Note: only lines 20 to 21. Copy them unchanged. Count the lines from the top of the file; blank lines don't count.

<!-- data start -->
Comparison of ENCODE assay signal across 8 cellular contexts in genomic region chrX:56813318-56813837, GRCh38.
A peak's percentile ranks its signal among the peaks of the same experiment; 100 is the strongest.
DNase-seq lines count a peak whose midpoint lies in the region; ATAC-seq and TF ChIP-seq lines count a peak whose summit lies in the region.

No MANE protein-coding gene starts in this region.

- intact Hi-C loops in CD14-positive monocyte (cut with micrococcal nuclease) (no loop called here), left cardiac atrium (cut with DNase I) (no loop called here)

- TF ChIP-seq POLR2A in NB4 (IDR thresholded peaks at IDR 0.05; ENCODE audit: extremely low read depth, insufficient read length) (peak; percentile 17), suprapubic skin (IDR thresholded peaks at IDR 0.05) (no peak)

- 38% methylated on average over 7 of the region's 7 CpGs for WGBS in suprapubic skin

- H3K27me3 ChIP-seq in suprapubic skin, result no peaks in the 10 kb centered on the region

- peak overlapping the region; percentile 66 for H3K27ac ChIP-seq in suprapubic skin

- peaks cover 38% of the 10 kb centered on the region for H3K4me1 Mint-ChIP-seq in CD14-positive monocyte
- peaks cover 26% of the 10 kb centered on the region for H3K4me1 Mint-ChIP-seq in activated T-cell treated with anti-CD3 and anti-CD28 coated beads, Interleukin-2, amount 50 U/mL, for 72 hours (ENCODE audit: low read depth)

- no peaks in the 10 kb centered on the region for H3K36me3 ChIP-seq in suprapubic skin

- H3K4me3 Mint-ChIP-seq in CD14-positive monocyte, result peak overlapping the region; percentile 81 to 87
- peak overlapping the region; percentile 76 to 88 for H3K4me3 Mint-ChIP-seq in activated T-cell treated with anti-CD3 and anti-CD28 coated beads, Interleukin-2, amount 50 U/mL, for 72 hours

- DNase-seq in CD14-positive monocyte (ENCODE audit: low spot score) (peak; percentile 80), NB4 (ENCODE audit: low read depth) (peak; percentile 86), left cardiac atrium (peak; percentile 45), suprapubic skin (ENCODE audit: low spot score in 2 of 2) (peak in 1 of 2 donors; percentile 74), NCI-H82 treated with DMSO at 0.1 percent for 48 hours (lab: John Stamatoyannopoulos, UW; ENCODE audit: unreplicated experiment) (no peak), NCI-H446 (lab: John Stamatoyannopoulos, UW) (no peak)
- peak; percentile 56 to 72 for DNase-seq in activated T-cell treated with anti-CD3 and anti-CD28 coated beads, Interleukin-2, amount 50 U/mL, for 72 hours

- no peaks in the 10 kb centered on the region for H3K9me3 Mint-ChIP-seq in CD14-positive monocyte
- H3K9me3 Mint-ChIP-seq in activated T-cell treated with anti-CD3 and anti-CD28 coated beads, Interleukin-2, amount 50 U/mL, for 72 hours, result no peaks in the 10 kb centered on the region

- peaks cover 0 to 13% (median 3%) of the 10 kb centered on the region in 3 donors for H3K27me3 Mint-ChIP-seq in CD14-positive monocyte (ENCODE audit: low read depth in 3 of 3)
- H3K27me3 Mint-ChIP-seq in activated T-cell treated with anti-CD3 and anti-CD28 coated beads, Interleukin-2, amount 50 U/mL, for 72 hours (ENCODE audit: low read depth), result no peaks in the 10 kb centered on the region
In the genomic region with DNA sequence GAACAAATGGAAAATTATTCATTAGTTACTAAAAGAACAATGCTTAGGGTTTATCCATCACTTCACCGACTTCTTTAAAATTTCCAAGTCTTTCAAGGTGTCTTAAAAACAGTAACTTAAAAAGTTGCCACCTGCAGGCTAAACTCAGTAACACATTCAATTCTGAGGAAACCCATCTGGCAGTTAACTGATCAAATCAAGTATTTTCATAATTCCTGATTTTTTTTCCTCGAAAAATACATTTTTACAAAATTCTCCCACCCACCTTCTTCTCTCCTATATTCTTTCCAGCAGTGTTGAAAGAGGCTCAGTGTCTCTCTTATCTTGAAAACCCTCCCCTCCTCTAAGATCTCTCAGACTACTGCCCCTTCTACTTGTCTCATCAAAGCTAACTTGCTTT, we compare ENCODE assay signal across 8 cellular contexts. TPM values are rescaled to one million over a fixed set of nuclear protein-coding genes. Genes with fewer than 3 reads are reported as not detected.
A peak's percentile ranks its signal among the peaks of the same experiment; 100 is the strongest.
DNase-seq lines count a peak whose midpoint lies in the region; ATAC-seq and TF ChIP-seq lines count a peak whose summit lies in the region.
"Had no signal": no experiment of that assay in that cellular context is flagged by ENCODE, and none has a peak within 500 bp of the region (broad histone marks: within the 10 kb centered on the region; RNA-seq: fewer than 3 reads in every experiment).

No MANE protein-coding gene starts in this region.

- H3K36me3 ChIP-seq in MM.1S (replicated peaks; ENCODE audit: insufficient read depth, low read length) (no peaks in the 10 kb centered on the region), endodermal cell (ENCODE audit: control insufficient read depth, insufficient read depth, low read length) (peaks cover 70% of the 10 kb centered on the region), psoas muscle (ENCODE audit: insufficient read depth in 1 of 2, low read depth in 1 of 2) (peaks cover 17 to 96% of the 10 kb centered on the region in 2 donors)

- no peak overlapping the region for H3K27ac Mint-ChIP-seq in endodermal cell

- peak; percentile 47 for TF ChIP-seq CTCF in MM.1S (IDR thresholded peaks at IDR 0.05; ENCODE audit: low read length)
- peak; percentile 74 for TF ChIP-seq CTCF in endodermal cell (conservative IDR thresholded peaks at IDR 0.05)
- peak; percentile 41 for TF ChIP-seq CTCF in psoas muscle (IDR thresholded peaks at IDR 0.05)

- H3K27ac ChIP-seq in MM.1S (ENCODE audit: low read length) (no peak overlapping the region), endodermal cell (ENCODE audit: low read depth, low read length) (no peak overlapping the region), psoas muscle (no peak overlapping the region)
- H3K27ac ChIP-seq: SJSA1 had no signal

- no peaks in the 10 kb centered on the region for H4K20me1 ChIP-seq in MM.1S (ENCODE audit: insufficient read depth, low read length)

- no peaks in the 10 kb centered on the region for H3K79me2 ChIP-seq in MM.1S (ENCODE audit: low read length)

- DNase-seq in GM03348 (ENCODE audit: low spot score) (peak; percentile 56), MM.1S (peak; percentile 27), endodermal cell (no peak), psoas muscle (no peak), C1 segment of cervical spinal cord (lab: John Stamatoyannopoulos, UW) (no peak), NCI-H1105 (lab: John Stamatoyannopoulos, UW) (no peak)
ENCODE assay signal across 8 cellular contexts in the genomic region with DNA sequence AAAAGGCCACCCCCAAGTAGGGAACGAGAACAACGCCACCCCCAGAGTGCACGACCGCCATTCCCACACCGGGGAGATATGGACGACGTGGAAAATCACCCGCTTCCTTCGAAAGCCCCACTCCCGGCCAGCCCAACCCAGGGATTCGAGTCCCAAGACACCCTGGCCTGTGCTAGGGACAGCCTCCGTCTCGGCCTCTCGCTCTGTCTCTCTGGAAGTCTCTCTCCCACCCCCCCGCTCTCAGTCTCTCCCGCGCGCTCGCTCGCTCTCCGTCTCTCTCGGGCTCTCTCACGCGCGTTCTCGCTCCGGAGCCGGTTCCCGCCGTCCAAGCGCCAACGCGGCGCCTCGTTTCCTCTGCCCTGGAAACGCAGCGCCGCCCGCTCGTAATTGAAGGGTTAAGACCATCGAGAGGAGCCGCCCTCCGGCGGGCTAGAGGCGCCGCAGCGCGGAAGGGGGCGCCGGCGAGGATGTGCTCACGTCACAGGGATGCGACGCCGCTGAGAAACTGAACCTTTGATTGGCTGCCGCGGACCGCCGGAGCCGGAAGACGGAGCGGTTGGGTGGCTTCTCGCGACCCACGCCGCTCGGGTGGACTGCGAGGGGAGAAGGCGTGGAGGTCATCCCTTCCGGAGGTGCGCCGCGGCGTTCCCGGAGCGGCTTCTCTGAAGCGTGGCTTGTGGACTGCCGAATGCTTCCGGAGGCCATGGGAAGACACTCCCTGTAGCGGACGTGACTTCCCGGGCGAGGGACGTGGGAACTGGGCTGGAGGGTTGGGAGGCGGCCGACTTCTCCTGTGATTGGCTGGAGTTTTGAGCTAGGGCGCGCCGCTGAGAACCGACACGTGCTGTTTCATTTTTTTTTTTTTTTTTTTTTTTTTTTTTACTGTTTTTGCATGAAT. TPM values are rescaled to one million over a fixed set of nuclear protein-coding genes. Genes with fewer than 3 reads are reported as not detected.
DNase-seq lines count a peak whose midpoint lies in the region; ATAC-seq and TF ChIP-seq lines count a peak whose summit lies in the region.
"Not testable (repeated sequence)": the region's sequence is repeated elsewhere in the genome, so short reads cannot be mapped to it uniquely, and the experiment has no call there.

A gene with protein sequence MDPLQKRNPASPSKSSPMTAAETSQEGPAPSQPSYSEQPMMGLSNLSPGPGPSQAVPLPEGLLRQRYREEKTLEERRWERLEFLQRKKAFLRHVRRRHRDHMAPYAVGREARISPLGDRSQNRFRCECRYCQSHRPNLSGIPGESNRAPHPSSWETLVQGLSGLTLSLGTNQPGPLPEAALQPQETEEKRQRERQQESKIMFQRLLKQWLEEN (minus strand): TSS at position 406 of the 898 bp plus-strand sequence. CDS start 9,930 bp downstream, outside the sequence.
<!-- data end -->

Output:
- H3K27me3 Mint-ChIP-seq in activated T-cell treated with anti-CD3 and anti-CD28 coated beads, Interleukin-2, amount 50 U/mL, for 72 hours (ENCODE audit: low read depth), result no peaks in the 10 kb centered on the region
In the genomic region with DNA sequence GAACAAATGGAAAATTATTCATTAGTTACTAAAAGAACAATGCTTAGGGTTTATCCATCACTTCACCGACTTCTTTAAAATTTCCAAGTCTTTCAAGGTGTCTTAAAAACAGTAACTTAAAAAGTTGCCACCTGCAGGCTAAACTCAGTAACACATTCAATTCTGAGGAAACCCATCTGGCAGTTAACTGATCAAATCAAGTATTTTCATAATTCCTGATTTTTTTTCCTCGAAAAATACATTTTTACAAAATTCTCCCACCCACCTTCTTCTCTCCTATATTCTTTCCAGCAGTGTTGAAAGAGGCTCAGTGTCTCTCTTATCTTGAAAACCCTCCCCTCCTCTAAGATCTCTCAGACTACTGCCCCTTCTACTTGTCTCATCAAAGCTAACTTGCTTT, we compare ENCODE assay signal across 8 cellular contexts. TPM values are rescaled to one million over a fixed set of nuclear protein-coding genes. Genes with fewer than 3 reads are reported as not detected.